Introduction: ‘To England send him’: Repatriating Shakespeare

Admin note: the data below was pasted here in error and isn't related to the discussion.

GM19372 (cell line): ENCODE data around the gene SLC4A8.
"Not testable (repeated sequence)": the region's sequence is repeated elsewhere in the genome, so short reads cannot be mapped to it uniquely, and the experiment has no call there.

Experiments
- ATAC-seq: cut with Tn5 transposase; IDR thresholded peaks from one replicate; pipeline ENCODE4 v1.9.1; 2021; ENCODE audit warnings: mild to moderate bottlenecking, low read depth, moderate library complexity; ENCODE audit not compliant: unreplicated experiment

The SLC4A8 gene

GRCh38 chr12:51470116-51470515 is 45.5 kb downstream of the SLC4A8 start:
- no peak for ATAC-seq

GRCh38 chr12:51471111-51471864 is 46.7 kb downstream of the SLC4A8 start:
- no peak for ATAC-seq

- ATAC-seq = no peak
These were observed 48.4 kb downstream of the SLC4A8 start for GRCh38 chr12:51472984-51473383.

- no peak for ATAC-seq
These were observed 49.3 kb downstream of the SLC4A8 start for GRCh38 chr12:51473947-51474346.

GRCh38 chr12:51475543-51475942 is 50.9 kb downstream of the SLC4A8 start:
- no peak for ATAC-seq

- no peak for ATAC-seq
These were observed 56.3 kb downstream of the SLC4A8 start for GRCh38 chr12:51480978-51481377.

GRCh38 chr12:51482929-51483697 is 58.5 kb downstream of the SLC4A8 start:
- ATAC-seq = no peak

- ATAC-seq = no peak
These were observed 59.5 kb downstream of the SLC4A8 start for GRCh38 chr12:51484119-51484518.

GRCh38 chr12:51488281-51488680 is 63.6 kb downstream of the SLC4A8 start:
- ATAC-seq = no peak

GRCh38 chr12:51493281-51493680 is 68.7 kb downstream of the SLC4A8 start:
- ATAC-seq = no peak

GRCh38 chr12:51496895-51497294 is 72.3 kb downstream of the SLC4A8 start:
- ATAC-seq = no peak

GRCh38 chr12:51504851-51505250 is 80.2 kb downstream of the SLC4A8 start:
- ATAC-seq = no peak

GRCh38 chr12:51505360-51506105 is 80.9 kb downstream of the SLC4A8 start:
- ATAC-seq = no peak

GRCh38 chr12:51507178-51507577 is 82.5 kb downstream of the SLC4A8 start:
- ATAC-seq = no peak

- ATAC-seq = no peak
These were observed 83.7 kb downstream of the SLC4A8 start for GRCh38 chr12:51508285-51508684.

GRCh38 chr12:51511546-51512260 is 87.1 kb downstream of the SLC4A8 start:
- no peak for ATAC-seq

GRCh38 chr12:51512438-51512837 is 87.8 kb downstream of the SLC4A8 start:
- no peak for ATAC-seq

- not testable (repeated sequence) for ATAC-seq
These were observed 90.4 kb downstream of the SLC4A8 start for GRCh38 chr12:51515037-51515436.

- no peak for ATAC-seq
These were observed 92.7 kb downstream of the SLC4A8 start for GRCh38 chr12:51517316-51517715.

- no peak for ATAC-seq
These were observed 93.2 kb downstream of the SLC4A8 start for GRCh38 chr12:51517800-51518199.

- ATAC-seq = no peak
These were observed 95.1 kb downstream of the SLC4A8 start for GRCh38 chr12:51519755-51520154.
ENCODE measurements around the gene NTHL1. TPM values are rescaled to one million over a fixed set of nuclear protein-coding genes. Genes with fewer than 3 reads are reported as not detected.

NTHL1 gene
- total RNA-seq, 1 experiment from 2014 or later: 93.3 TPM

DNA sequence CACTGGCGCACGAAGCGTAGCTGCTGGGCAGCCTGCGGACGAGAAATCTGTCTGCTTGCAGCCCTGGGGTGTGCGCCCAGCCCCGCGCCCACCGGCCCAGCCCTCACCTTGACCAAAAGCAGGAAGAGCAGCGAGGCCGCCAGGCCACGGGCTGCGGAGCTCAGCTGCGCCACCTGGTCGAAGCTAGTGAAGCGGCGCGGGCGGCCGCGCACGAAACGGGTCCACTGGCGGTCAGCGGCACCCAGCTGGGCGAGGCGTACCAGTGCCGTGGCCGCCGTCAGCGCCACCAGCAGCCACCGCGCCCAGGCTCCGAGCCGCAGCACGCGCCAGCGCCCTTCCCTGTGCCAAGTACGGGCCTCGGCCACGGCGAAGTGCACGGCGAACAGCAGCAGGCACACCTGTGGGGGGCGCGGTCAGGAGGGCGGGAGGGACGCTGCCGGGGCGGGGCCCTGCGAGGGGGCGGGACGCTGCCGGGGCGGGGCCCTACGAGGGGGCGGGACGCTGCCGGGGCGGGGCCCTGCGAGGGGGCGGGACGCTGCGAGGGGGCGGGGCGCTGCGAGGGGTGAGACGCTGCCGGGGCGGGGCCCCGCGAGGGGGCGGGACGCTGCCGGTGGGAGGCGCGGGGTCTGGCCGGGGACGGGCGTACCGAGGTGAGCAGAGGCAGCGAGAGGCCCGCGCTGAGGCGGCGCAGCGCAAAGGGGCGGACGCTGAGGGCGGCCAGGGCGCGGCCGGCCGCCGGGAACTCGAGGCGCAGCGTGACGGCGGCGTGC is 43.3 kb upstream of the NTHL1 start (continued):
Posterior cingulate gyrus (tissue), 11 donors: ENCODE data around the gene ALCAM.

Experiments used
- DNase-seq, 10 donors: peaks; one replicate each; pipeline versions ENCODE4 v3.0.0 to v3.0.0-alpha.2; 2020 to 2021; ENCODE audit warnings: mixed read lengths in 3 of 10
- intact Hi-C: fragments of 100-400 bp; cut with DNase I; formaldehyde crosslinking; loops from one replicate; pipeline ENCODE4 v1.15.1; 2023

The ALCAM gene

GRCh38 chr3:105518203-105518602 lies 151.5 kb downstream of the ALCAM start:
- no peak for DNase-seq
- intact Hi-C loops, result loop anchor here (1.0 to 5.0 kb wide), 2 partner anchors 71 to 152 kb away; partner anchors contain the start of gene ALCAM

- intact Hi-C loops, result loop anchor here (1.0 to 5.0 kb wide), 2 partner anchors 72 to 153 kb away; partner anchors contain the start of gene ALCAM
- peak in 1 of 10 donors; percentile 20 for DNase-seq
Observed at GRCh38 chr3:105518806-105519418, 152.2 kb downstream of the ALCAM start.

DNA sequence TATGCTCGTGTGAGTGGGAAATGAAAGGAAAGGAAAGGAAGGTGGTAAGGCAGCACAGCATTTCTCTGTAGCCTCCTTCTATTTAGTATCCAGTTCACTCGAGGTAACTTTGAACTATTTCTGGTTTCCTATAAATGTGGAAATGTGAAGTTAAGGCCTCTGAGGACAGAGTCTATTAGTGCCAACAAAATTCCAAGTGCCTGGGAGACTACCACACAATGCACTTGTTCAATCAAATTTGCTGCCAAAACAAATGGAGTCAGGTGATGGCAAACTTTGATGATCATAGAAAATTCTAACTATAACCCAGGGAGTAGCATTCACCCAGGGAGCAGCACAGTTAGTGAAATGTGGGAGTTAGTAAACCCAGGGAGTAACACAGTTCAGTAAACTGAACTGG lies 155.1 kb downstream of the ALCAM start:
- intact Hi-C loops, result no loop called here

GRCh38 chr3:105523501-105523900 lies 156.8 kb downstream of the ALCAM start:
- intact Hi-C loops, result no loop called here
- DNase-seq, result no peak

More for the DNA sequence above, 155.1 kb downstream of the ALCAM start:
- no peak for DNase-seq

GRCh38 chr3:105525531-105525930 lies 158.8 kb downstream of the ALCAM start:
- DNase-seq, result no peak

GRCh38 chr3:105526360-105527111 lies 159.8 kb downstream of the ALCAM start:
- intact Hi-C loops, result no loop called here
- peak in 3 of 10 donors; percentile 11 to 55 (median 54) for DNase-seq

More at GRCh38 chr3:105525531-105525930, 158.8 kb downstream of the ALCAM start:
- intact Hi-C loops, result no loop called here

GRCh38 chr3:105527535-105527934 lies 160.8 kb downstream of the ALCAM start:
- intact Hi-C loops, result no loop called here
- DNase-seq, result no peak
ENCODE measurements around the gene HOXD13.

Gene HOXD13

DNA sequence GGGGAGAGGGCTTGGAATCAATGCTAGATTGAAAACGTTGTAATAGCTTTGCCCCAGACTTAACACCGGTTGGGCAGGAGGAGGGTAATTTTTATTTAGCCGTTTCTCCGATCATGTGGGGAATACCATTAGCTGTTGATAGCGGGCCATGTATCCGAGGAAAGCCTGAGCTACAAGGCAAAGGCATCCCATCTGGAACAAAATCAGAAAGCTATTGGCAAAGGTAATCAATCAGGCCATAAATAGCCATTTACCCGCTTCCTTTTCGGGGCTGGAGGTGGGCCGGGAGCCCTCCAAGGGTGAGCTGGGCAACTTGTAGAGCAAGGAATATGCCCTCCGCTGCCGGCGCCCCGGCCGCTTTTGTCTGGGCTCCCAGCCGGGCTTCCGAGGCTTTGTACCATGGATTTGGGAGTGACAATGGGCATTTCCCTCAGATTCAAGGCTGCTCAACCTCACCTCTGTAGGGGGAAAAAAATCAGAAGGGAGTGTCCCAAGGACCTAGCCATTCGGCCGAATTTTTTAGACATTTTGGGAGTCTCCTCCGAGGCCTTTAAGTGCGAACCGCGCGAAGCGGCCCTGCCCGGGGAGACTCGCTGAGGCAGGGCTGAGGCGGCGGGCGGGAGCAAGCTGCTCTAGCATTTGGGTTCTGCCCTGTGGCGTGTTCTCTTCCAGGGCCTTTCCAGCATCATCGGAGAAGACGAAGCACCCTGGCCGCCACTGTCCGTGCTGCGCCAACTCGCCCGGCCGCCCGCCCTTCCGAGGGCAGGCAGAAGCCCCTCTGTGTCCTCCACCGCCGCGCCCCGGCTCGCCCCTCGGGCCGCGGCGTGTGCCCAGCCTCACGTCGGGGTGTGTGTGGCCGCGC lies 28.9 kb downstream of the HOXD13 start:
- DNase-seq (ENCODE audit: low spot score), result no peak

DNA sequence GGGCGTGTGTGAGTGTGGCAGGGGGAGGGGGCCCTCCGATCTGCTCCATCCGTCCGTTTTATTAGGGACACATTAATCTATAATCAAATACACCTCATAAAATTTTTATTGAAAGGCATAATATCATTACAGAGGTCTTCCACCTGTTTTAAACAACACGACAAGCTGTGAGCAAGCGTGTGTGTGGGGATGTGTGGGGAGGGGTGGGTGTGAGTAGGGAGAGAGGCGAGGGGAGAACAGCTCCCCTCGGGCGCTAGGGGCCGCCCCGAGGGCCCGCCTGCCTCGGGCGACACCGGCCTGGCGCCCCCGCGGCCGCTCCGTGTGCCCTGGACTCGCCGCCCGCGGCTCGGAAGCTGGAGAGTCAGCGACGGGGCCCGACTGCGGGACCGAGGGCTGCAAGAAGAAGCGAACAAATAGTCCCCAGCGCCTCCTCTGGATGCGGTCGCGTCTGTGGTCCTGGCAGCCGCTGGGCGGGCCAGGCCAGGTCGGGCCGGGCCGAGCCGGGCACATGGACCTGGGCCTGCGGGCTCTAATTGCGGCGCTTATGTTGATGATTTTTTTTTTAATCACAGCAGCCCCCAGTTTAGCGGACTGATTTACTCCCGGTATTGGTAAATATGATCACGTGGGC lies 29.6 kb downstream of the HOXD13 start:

The aspiration to a normative ideological centre of the trueborn Englishman through exclusion of what he is not is analogous as well as temporally coincident with the aspiration to a normative linguistic centre of 'the King's English'. More recently the motley character of the English has again been mobilized against xenophobia as well as to promote a unity of heterogeneous multiplicity. The author argues precisely the division fostered by the emergent, protestant bourgeois ideological structure that informs the discourses on the character and history of the English evoked in the speeches by the father and uncle of the 'trueborn Englishman'. This instance is important not only because of the implied general dissemination of the figure of the motley dressed Englishman as an object of a violently exclusionary rhetoric. But also because with it this rhetoric and the ideology it carries, acquires the coercive force of institutionalized authority.